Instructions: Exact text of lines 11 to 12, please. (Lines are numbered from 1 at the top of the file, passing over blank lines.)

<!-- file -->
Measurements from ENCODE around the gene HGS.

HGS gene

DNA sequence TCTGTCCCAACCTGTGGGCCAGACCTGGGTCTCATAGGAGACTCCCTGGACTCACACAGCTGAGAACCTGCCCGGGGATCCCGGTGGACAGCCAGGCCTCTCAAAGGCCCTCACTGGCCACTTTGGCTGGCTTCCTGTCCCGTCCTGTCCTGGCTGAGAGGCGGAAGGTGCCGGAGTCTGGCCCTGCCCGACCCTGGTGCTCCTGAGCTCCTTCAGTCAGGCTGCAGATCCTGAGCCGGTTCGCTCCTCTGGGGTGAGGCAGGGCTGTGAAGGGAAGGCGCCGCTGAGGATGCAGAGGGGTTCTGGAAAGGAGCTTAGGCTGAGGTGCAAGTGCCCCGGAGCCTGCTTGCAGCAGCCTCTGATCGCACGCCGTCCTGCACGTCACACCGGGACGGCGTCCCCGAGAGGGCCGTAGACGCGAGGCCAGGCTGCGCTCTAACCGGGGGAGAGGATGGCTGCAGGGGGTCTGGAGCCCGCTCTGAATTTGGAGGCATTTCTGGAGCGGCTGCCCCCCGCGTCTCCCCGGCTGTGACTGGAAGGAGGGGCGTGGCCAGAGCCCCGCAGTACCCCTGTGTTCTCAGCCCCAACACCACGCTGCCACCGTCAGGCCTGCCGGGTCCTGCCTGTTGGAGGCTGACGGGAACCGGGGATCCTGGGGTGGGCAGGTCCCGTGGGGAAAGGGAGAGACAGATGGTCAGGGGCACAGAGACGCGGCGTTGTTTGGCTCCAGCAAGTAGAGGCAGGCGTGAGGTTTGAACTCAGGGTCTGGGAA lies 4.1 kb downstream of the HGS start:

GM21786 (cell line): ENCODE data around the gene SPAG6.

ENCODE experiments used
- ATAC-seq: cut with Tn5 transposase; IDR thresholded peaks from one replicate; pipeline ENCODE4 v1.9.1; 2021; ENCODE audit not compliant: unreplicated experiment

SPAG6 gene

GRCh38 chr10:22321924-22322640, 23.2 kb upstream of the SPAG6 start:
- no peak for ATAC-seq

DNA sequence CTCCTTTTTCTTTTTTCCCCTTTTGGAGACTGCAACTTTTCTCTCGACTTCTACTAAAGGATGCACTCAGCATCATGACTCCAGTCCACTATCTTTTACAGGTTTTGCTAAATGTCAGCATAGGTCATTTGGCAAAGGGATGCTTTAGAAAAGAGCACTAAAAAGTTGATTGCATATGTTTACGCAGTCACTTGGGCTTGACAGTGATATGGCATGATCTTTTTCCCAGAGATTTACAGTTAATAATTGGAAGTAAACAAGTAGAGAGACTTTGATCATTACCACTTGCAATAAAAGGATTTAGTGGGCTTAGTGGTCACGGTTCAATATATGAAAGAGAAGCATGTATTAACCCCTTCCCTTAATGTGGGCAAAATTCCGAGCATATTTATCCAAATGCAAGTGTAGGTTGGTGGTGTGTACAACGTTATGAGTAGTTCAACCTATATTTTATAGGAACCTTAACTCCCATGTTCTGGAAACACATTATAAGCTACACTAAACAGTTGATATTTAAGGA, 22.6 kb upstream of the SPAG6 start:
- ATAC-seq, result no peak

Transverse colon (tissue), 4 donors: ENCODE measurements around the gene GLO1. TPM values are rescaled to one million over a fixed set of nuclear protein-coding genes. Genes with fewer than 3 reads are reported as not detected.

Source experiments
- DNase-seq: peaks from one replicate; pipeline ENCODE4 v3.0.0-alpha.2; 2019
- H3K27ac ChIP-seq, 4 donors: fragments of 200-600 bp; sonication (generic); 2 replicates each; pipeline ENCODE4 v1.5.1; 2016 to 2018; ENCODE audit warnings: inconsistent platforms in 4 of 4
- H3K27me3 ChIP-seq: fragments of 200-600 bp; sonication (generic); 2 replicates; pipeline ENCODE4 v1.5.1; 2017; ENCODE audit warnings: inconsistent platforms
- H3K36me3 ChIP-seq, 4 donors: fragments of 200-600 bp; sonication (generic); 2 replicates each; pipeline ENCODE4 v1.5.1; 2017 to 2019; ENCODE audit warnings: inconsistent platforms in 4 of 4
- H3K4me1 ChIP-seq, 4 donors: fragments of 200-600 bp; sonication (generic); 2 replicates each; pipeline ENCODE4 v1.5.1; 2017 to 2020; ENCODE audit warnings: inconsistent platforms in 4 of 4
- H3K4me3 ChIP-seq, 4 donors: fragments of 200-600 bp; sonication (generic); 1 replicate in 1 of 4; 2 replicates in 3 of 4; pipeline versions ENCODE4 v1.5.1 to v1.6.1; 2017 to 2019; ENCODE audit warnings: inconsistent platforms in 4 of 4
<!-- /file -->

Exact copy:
- ATAC-seq, result no peak

Transverse colon (tissue), 4 donors: ENCODE measurements around the gene GLO1. TPM values are rescaled to one million over a fixed set of nuclear protein-coding genes. Genes with fewer than 3 reads are reported as not detected.